An ex-police chief at the centre of a political scandal that has rocked the Communist Party ahead of a 10-yearly power handover has been charged by prosecutors, state media said Wednesday.
Wang Lijun, the former Chongqing police chief and right hand man of disgraced politician Bo Xilai, faces a number of charges relating to the covering up of the murder in November of British businessman Neil Heywood, by Bo's wife, Gu Kailai, Xinhua said.
The charges -- defection, power abuse, taking bribes and bending the law for selfish ends -- come after he fled to a US consulate in February, reportedly seeking asylum.
The news agency quoted an indictment which said Wang had "known beforehand" that Gu was under "serious suspicion" of murdering Heywood, without taking action.
Gu was handed a suspended death sentence for the murder last month.
"He consciously neglected his duty and bent the law for personal gain so that Gu Kailai would not be held legally responsible," the indictment said, according to Xinhua.
"While he was performing his official duty, (he) left his post without authorization and defected to the United States Consulate General," it added.
The indictment also claimed that Wang had used "reconnaissance measures, either without the approval of authorities or by forging approval documents".
The indictment did not give any further details on this, but Wang was previously alleged to have recorded a confession by Gu shortly after the murder.
The indictment also claimed Wang took advantage of his position and "accepted massive bribes", again without giving further details.
Bo had been widely expected to ascend to the all-powerful Politburo Standing Committee later this year until he was ousted over the scandal.
He is currently under investigation for "serious discipline violations" -- party code for corruption.
Wang reportedly confronted Bo with information relating to the murder of Heywood before fleeing to the US consulate in Chengdu, the capital of Sichuan province, where he spoke with US officials for several hours.
Security forces surrounded the consulate and Wang was subsequently handed over to Chinese custody, but the incident triggered the rapid unravelling of Bo's fortunes and those of his high-flying family.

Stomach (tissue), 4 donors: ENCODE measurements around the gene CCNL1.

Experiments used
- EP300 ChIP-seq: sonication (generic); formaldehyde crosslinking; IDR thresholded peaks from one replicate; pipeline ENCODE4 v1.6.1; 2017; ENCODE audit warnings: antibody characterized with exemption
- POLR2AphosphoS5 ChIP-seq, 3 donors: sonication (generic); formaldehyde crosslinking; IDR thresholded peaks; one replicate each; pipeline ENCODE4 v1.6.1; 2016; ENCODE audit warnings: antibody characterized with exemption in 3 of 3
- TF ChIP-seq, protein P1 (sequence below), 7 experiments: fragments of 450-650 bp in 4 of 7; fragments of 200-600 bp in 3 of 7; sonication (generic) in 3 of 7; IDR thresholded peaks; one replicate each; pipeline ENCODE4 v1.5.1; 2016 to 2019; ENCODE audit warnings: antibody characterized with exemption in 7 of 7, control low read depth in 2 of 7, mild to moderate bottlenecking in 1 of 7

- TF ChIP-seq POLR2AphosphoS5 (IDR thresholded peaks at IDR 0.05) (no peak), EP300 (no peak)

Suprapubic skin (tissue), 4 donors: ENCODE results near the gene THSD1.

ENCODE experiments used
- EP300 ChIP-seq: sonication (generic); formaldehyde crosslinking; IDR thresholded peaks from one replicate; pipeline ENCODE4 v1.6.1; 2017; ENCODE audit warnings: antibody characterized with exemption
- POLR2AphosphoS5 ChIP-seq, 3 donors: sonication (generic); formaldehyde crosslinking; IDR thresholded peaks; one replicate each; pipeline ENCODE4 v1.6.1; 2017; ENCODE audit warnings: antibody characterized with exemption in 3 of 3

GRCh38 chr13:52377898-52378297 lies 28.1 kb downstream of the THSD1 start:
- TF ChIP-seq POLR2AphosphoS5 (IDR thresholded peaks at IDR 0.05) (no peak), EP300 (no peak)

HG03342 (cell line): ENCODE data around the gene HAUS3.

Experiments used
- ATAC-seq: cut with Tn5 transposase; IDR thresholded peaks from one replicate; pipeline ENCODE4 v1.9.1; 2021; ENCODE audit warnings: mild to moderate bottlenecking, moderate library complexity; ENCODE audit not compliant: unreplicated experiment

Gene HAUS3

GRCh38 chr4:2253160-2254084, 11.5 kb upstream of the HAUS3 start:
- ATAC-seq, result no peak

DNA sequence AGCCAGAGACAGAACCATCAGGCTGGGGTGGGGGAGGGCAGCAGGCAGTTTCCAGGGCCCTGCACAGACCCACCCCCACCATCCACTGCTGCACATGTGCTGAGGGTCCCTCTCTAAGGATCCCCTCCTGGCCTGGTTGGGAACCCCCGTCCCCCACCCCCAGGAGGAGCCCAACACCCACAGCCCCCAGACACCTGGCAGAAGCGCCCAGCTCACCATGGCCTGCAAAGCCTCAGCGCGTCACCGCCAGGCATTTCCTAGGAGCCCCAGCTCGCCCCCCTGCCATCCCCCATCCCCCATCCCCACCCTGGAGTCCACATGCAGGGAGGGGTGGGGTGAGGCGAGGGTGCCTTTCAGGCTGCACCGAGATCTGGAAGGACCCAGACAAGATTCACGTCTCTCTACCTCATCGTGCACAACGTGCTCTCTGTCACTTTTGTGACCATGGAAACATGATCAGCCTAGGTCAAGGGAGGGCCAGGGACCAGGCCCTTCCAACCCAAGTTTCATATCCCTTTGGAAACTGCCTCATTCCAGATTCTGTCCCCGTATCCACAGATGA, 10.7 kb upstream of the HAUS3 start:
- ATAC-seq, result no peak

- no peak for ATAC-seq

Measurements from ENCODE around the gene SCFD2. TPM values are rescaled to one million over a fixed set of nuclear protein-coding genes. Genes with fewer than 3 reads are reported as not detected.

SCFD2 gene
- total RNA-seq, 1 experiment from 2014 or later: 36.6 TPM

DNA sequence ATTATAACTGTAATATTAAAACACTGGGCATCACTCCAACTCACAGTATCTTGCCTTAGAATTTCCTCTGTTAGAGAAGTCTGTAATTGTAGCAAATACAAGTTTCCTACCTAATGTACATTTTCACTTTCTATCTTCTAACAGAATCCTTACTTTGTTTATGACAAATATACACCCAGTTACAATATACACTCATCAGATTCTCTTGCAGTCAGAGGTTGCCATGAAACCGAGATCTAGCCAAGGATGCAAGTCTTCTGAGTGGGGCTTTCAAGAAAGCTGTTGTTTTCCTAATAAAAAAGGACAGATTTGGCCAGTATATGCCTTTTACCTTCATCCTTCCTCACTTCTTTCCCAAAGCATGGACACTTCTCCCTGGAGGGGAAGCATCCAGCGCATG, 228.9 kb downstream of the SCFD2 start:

Wang's charges were filed at the Intermediate People's Court of Chengdu city, Xinhua said.
It is unclear at this stage whether he will face trial at the court or when the trial will be.
The charges come after four of his senior police officers in Chongqing were found guilty of being involved in the murder cover up last month.
The four were charged with trying to conceal Gu's involvement in the crime by "forging interview scripts and hiding evidence", a court official said.
Wang's charges drag back into the spotlight a scandal that analysts say has exposed deep divisions within the Communist Party ahead of a crucial, once-in-a-decade leadership transition due to take place later this year.
Political leaders are eager to draw a line under the controversy. But there is also likely to be intense speculation on the future of Bo, who has not been seen since April and is thought to be under house arrest.
Wang's charges emerged as a high level US delegation -- including Secretary of State Hillary Clinton -- was leaving Beijing following talks in the Chinese capital.
US officials traveling with Clinton told AFP they had not been told in advance about the charges during their visit, but that they had "expected (Wang) to be prosecuted at some point due to political dynamics in China".
The charges also come a week after it emerged that the French architect who was questioned in China as part of the investigation had returned to Cambodia.
Patrick Devillers, 52, who is understood to have been a close business associate and friend of Bo and his wife Gu, had been questioned in Beijing.